(Bloomberg) -- Jamie Dimon said the Biden administration is pursuing the right strategy on China by focusing on national security and working with allies and the business community.
“They’re talking about the right things,” the JPMorgan Chase & Co. chief executive officer told reporters at the US Capitol Tuesday, referring to top administration officials. He said Secretary of State Antony Blinken and others are focusing on vital interests such as national security, rare earths and semiconductors while at the same time trying to address unfair trade practices.
“This takes time. It will take a lot of work,” Dimon said, adding that US policy toward China shouldn’t be “just threatening stuff.”
Fresh from a trip visiting clients in China, Dimon addressed a meeting of moderate Democrats in the New Democrat Coalition in part about China, according to lawmakers.
The administration is “getting a lot of help from the business community about what’s the right way to do it without damaging American and international businesses,” Dimon said, adding that China policies should be set on a bipartisan basis and in consultation with allies.
“We have to keep the allies with us,” he said. “We do certain things, the allies get mad at us, that’s a mistake.”
The 67-year-old CEO declined to talk about Taiwan, saying he would leave that to the people whose job is to answer “the tough foreign-policy questions.”
He also downplayed China’s power relative to the US, citing US demographics, relative peace in the Western Hemisphere and the world’s strongest military.
“They are not a 10-foot giant,” Dimon said, emphasizing how much larger per-capita US gross domestic product is compared to China’s. “We made some mistakes in the past, let’s just fix it going forward. We have the most prosperous economy the world’s ever seen.”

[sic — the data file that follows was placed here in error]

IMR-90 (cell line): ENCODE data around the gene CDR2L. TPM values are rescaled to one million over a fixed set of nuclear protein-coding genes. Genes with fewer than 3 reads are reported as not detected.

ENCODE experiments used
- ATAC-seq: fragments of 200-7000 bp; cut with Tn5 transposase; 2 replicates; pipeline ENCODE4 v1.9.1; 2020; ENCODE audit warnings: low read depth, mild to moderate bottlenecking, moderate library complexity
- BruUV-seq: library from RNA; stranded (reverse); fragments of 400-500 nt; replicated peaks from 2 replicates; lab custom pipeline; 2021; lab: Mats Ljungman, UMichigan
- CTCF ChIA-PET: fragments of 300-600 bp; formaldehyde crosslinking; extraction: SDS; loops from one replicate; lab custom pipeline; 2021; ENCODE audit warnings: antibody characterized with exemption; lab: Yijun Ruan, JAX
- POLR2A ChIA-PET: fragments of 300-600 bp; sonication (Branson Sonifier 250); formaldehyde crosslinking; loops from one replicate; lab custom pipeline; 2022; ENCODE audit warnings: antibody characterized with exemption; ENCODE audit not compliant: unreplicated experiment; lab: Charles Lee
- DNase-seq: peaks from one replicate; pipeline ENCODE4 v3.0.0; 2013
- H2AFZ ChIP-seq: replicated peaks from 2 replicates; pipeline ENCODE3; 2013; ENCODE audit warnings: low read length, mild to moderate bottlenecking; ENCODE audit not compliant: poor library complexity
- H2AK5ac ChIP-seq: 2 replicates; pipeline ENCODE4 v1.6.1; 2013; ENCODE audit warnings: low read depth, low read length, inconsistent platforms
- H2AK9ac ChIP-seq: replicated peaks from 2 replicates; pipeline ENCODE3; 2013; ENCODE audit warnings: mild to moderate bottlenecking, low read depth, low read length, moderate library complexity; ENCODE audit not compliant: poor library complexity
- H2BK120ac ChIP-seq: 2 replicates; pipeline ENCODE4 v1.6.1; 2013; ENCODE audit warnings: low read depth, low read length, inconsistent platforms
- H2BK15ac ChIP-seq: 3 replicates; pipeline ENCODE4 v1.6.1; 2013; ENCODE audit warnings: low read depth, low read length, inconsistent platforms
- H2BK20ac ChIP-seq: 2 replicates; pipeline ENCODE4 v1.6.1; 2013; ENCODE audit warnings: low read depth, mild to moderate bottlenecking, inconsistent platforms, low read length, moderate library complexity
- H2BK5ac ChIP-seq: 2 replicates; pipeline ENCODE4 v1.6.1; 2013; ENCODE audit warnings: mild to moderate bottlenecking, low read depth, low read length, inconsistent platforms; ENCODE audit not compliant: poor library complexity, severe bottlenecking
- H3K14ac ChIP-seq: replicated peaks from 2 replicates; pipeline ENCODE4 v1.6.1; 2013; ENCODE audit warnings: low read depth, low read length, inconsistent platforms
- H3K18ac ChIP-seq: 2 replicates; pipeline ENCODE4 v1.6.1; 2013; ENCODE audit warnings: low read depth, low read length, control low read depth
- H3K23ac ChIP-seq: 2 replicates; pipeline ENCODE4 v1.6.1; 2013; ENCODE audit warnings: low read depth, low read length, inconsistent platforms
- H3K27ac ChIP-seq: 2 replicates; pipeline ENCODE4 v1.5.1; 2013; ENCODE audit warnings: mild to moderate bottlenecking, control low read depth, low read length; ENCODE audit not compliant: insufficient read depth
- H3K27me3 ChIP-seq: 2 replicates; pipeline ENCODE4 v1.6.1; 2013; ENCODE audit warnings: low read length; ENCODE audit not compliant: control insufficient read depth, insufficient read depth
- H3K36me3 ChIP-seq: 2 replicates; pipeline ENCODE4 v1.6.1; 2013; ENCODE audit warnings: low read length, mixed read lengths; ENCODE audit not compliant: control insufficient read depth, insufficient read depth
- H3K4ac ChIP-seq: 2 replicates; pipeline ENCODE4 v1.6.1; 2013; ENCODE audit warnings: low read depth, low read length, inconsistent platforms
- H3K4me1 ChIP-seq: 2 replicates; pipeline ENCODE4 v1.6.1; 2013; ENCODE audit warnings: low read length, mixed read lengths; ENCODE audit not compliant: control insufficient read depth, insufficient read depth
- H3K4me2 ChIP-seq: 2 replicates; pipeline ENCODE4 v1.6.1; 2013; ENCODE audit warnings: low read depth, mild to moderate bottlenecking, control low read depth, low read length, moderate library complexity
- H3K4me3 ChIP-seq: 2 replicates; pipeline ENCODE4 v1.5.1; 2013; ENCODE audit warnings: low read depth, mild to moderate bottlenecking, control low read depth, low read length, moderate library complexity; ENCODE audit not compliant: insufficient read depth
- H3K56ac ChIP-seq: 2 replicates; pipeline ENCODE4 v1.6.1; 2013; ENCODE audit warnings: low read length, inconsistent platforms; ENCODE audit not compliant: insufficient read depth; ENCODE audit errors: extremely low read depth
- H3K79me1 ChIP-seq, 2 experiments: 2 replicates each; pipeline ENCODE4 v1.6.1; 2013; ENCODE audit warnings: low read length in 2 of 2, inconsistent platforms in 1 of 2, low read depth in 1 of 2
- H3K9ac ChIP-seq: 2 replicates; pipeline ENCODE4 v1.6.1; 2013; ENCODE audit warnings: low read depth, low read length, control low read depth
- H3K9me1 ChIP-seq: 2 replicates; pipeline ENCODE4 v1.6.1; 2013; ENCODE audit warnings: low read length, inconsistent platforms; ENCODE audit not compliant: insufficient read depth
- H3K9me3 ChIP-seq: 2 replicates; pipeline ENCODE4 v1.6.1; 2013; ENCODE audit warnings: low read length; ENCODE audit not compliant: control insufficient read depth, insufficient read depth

A reporter asked if his remarks were a campaign speech — Dimon earlier had brushed off a question about running for president — and the CEO left.
Democratic Representative Gregory Meeks of New York characterized Dimon’s message as emphasizing that the US has strategic advantages over China. “Because we have what we need, they don’t. And we have institutions that they don’t. And so long as we work together with our allies, we’ll be in good shape,” Meeks said of Dimon after the meeting.
But Representative Gerry Connolly said Dimon’s message on China “whitewashes China’s aggressive behavior. We’re not the ones buzzing airplanes,” Connolly said.
“We’re not the ones claiming a whole sea as a private lake,” the Virginia Democrat said. “We’re not the ones encroaching on territorial waters of a dozen countries. We’re not the ones, you know, having an off-and-on again war on the Indian border. We’re not the ones abrogating an agreement in Hong Kong. We’re not the ones threatening Taiwan. So I don’t know, we kind of glossed over that.”
Dimon earlier praised lawmakers for voting for the debt-ceiling deal and reiterated his support for getting rid of the limit in the future.
“I think it’s fabulous that we didn’t have a debt-ceiling crisis, I applaud everyone who voted for it, Democrats and Republicans,” the CEO said. “If I had my druthers, I’d get rid of it one day,” citing the potential damage to the US and the dollar as the foundation of the global economy.
He spoke optimistically about the broader economy, saying consumers are in “great shape,” and added that he didn’t think it would be particularly significant if the Federal Reserve raises its benchmark interest rate another quarter point next week.
“Home prices have gone up for 10 years, asset prices have gone up, debt’s in good position,” Dimon said. But he added that the US “has issues down the road,” including excessive spending, quantitative tightening, the war in Ukraine and energy questions.
“We have to deal with those, so hopefully we’ll get through all of that,” Dimon said.
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